PVT and Flow course - Surface Separation Processing
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Surface Separation Processing (Part 1 of 2)
A lecture on surface separation. Information from chapter 6 of "Phase Behavior" SPE Monograph (Whitson and Brule).
PDF of notes available here: http://www.ipt.ntnu.no/~curtis/courses/YouTube/Video-Notes/Whitson-PVT-Flow-20130920-Surface-Separation.pdf
The processing, the stream being produced be it a well stream or multiple well streams coming through a manifold or an entire pipeline of streams coming in, and we want to process it into at least two products: a sales product of oil stock tank oil and a sales product of gas.
Surface separation processing calculation is not usually a petroleum engineers' job. That's usually the chemical engineers.
But generally we want to maximize the resulting what we call stock tank oil volume from a produced stream. That's because we get the most value out. And in reality what we're really trying to do here is that we're trying to to maximize getting as liquid as many of the components typically starting at propane, butane, pentane, hexane and heptane (C3-C7) - these are the components that can end up in part in the gas and in part in the oil. Most of the stuff heavier like C8 and C9 and so forth no matter how bad you do it will end up in the stock tank oil. Methane for the most part is going to to end up pretty much all in the gas, ethane as well. There's not a lot you can do without spending a lot of money to get the ethane to stay much in the oil.
So we want to basically operate on trying to to get as much of the C3 through C7 components in the stock tank oil.
Reason: any component mole found in the stock tank oil has considerably more value than that component mole being sold as part of the gas.
One stage process is what you do if you don't care or if you have a low gas oil ratio. So a single stage process basically goes more or less straight to standard conditions of one atmosphere and 60 degrees fahrenheit. This process will always give you the lowest amount of stock tank oil with minimum API degree and typically give us a maximum amount of surface gas.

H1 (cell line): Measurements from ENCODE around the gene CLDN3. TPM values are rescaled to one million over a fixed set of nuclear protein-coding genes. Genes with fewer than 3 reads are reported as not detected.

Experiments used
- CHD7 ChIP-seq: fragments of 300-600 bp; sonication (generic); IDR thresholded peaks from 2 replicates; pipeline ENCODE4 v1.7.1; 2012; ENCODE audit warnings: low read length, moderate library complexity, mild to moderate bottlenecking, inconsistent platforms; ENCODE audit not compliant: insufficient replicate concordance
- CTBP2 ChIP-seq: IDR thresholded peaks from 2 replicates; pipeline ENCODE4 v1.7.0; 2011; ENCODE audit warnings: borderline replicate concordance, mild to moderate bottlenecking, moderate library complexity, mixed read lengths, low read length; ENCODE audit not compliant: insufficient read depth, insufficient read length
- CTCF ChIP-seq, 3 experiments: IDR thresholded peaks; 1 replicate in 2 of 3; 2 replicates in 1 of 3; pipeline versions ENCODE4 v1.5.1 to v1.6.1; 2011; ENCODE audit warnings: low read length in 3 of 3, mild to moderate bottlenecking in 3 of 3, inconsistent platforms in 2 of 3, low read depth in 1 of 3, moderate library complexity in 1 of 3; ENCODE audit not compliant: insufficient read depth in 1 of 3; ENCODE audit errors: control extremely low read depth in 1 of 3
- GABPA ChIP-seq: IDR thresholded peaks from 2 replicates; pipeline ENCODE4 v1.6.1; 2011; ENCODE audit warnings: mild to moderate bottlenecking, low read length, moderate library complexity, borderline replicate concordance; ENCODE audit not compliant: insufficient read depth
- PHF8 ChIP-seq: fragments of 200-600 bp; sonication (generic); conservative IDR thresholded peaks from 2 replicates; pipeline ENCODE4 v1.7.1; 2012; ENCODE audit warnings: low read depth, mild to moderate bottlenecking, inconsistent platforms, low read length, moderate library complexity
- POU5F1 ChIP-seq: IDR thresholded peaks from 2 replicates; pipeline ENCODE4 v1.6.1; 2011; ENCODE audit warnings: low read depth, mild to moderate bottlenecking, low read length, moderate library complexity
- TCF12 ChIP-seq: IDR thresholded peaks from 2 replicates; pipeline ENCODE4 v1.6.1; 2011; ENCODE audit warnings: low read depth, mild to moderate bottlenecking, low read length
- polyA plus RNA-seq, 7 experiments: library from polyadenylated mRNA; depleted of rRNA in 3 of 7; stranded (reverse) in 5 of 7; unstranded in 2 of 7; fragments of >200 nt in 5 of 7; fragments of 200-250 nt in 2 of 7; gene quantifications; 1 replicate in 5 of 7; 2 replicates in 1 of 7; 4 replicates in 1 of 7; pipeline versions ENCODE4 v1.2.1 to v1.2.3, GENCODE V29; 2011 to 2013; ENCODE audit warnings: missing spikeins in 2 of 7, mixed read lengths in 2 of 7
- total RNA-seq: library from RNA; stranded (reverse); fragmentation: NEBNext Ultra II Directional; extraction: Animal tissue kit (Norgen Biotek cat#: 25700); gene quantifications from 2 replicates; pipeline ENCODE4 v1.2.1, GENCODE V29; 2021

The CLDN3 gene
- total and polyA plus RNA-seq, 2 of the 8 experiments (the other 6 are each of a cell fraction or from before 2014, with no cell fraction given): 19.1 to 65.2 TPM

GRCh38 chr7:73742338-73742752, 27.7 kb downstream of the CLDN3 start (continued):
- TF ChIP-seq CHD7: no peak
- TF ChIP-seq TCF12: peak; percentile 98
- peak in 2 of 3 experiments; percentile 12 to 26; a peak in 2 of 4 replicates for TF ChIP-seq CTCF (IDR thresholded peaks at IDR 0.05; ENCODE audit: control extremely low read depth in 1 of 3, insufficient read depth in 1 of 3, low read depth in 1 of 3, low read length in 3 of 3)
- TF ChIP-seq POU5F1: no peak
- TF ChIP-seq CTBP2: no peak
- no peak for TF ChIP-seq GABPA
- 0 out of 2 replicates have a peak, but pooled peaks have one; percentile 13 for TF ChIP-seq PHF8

Oil or Gas - calculations of the value difference
We're going to take some arbitrary amount of isobutane. Let's say that we have entering the separator 1234 kg-moles/day. What we want to know is that if we put it through some kind of a process a one stage or a five stage a complicated process and we can bring it into the stock tank oil or if we can bring it into thesales gas. What would the value difference be?
And we are going to make the simplifying assumption that it either goes all to the gas or all to the oil.
So what we need to do is we need to have our prices. Basically we have in the worst situation now in the States where there's a gas glut (year of 2015) as low as in the worst case 2 dollars per thousand standard cubic feet to as much as 10. On average in the world i'm just going to put pick $3 per thousand standard cubic feet. And the other price is the price of the stock tank oil which varies and it's around 100 per barrel (year of 2015).
To make this calculation we need to convert moles to volume. And we need to have volume as a gas but we also need to know how to convert those moles if it becomes a liquid.
The results of the calculations: $3610 if we sell these isobutane moles as gas and $80300 if we sell these isobutane moles as oil.
Here is the calculations:
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Surface Separation Processing (Part 2 of 2)
Multi-stage separator process is the kind that's typically used for engineering calculations. It reflects either quite accurately, or approximately, the actual process of even very complicated offshore large field processes.
Stock tank oil recovery factor (or recovery factor of stock tank oil component) is the percentage of moles that ends up as oil to moles of that component that come in the feed into our process.
The other thing is that this final oil has to be what they call stable at the end of the day and it shouldn't be too volatile. So you can put it in a tank or a tanker and it doesn't evaporate a lot in transportation. There's some criteria the more methane that gets in there the less stable it becomes, so there's actually a it is kind of an advantage to keeping the methane and probably the ethane as low as possible but getting to help get as much as the C3 and heavier.
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Other lectures from the PVT and Flow course
- Blog:PVT and Flow course - Gas or Oil Reservoir?
- Blog:PVT and Flow course - Single Component Vapor Pressure.
- Blog:PVT and Flow course - Two-Component Phase Behavior
- Blog:PVT and Flow course - Multi-Component Phase Diagrams
- Blog:PVT and Flow course - K Values
- Blog:PVT and Flow course - Flash Calculations
- Blog:PVT and Flow_course - Surface Separation Processing
- Blog:PVT and Flow course - Sampling
- Blog:PVT and Flow course - PVT Lab Tests
- Blog:PVT and Flow course - OBM Decontamination
- Blog:PVT and Flow course - Lab PVT Tests CCE
- Blog:PVT and Flow course - LAB PVT Tests Multistage SEP
- Blog:PVT and Flow course - Lab PVT Tests DLE
- Blog:PVT and Flow course - Lab PVT Tests CVD
Class notes developed during lectures are available as PDF files, named with the format yyyymmdd.pdf located on: http://www.ipt.ntnu.no/~curtis/courses/PVT-Flow/2016-TPG4145/ClassNotes/